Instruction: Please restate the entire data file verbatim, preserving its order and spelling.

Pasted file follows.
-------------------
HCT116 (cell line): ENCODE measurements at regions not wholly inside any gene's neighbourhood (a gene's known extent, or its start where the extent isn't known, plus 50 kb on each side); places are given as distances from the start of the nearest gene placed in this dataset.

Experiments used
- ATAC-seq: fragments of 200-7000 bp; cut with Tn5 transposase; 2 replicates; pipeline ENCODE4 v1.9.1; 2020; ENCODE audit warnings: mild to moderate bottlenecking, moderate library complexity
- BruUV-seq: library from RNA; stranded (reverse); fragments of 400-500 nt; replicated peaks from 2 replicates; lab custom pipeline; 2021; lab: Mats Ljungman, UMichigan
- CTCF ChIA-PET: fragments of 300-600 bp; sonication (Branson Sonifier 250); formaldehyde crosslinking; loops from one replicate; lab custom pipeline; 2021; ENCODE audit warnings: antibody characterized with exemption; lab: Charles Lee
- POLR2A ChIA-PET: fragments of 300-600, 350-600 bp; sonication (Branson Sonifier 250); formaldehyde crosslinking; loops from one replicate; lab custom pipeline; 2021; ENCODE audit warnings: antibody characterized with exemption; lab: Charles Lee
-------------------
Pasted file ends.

HCT116 (cell line): ENCODE measurements at regions not wholly inside any gene's neighbourhood (a gene's known extent, or its start where the extent isn't known, plus 50 kb on each side); places are given as distances from the start of the nearest gene placed in this dataset.

Experiments used
- ATAC-seq: fragments of 200-7000 bp; cut with Tn5 transposase; 2 replicates; pipeline ENCODE4 v1.9.1; 2020; ENCODE audit warnings: mild to moderate bottlenecking, moderate library complexity
- BruUV-seq: library from RNA; stranded (reverse); fragments of 400-500 nt; replicated peaks from 2 replicates; lab custom pipeline; 2021; lab: Mats Ljungman, UMichigan
- CTCF ChIA-PET: fragments of 300-600 bp; sonication (Branson Sonifier 250); formaldehyde crosslinking; loops from one replicate; lab custom pipeline; 2021; ENCODE audit warnings: antibody characterized with exemption; lab: Charles Lee
- POLR2A ChIA-PET: fragments of 300-600, 350-600 bp; sonication (Branson Sonifier 250); formaldehyde crosslinking; loops from one replicate; lab custom pipeline; 2021; ENCODE audit warnings: antibody characterized with exemption; lab: Charles Lee